Ending my junior year sitting on my living room couch is rather disappointing, but I can only imagine how terrible and disappointing it must be for our senior class to graduate from high school without the traditional celebrations. Now I usually write with optimism and try to help you see the world as a glass half full, but I also understand that not everything is rainbows and sunshine, and the Class of 2020 is sure to agree.
Each year, hundreds of thousands of students look forward to their graduation, the moment before they begin their next phase of life as adults in the real world. The big transition from a classroom full of old friends to a new, larger room filled with strangers, whether that be another classroom or at a job in the workforce. But even such a stressful and melancholic moment becomes a cheerful time to recall high school memories, from studying late at night worried about an exam to rooting for your team at a football game, celebrating the hard work it took to make it through.
But this time it’s different. This time it won’t be the same; the parties, the gatherings, the banquets, ceremonies, prom— all canceled. Fortunately, some will still have some sort of ceremony, but sitting six feet apart, no handshakes, no hugs, no contact at all. And that’s a huge disappointment, not just for you, but your friends and family as well! It’s not going to be the same experience you deserve, the experience you’ve been waiting for since you became “too old” for nap time. The worst part is that you are expecting this disappointment, because you know there’s nothing you can do about it. Sure you feel ready for it now, but when you receive your diploma in the mail rather than on stage, or when your classmates cheer through your computer screen rather than at the stadium, it won’t feel right. It isn’t right… and I’m sorry.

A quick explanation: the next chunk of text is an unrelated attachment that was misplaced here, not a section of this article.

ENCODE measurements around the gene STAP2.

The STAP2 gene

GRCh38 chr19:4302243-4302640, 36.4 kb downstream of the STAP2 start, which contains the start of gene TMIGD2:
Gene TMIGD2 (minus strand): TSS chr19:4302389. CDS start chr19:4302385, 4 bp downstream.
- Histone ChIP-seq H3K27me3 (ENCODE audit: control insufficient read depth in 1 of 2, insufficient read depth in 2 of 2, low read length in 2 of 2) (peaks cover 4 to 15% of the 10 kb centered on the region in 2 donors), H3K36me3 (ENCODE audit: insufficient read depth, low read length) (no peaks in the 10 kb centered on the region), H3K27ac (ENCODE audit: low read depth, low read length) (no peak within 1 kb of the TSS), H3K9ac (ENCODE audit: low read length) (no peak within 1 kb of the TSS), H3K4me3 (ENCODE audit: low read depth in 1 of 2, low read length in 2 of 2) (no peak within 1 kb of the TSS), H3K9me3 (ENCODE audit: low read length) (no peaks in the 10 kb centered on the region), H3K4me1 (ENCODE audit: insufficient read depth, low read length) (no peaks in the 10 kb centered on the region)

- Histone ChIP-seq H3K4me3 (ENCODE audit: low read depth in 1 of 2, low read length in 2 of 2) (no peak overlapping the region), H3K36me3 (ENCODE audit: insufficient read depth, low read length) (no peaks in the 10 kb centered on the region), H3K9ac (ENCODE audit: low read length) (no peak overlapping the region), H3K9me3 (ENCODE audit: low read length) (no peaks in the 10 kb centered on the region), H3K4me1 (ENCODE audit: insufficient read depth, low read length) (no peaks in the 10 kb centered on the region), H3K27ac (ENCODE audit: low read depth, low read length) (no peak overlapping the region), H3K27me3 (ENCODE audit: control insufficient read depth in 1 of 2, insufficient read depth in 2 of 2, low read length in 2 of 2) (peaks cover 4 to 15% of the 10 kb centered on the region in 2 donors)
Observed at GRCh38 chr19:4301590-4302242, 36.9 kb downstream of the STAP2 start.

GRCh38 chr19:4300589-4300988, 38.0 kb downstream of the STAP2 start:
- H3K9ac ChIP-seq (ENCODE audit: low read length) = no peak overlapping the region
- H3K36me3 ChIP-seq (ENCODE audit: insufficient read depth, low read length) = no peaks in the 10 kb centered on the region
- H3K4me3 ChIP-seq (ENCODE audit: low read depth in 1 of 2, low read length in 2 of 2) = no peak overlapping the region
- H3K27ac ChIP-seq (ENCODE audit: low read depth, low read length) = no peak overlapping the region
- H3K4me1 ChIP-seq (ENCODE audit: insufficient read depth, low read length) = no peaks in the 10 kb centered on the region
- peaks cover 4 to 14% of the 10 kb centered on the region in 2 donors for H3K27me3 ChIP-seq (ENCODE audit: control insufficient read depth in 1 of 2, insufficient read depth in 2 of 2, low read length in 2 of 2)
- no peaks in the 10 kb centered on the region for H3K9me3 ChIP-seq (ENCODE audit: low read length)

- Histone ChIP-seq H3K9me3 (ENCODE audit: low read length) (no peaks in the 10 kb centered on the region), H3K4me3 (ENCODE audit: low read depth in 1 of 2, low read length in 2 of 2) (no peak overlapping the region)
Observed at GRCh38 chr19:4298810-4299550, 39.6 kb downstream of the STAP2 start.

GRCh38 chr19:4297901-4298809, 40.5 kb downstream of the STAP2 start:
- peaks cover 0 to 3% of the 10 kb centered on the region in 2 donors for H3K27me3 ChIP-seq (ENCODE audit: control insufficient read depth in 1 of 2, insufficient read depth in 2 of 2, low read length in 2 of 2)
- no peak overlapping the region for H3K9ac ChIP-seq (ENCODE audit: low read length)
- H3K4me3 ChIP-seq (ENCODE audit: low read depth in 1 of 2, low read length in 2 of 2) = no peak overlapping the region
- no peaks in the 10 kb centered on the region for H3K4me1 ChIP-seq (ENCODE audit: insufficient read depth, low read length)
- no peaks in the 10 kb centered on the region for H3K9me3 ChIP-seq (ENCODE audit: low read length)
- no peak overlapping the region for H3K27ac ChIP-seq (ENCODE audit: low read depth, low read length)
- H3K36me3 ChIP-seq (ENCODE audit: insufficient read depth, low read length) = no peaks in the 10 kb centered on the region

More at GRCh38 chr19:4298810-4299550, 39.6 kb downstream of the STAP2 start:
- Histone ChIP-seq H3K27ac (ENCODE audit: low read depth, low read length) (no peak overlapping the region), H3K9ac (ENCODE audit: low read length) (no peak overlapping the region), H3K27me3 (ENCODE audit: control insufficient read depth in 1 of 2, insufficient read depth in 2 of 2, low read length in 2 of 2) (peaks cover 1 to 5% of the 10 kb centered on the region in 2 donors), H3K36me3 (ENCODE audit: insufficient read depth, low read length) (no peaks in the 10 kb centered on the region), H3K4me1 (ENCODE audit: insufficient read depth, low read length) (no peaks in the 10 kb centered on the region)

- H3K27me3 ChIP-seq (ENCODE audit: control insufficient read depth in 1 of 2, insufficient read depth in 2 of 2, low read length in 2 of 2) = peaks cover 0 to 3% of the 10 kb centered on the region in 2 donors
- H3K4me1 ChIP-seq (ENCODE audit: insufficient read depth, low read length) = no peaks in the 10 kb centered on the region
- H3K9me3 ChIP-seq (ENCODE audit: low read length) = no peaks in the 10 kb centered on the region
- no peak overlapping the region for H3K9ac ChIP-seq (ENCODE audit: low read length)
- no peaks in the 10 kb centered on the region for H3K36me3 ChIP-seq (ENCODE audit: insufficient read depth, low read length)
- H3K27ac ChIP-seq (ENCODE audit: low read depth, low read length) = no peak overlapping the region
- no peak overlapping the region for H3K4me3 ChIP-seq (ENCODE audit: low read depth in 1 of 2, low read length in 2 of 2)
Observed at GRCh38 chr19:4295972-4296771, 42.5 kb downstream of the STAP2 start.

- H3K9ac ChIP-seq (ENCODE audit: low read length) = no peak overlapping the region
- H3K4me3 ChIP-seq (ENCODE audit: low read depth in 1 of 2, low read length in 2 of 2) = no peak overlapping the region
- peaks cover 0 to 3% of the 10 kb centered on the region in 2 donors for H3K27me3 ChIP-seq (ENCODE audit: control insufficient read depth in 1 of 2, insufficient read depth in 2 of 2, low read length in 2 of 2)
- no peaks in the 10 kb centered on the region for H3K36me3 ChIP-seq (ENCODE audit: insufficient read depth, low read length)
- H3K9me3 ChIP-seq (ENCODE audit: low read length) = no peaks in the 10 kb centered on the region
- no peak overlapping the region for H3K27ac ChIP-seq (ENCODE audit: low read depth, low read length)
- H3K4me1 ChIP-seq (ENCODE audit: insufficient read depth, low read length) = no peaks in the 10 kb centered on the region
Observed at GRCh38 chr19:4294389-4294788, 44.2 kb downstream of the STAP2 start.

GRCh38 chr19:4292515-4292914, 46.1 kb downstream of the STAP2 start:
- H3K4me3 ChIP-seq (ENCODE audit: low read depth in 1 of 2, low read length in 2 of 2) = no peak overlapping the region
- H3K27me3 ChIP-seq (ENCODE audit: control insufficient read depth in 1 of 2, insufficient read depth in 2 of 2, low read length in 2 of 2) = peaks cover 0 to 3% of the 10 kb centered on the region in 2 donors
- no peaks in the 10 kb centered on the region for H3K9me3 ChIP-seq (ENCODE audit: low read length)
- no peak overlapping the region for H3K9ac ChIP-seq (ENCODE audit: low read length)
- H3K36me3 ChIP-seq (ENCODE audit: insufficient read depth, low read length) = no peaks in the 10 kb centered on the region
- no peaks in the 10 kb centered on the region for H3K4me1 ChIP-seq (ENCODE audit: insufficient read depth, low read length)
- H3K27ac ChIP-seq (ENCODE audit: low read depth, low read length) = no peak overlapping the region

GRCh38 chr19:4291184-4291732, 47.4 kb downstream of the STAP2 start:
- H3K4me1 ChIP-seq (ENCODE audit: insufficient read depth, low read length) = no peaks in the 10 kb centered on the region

I’m sorry it was you who had your special moment ruined, and I’m sorry you won’t get it back. I’m sorry that no matter what ideas we come up with, nothing will replace the graduation you deserve. I’m sorry that my sorry is not enough to make it right, but I want you to know that I, and everyone else, care enough to say it and at least try to make it somewhat better. I don’t know how long this pandemic will continue to defer and wreck our plans, but soon we’ll be back out there, and you will take on your new role in the world. So I wish you the best as you take on this (even more) difficult task, and encourage you to keep working hard to make it through. You did it once, and you will do it again, because you are strong. Good luck, Class of 2020.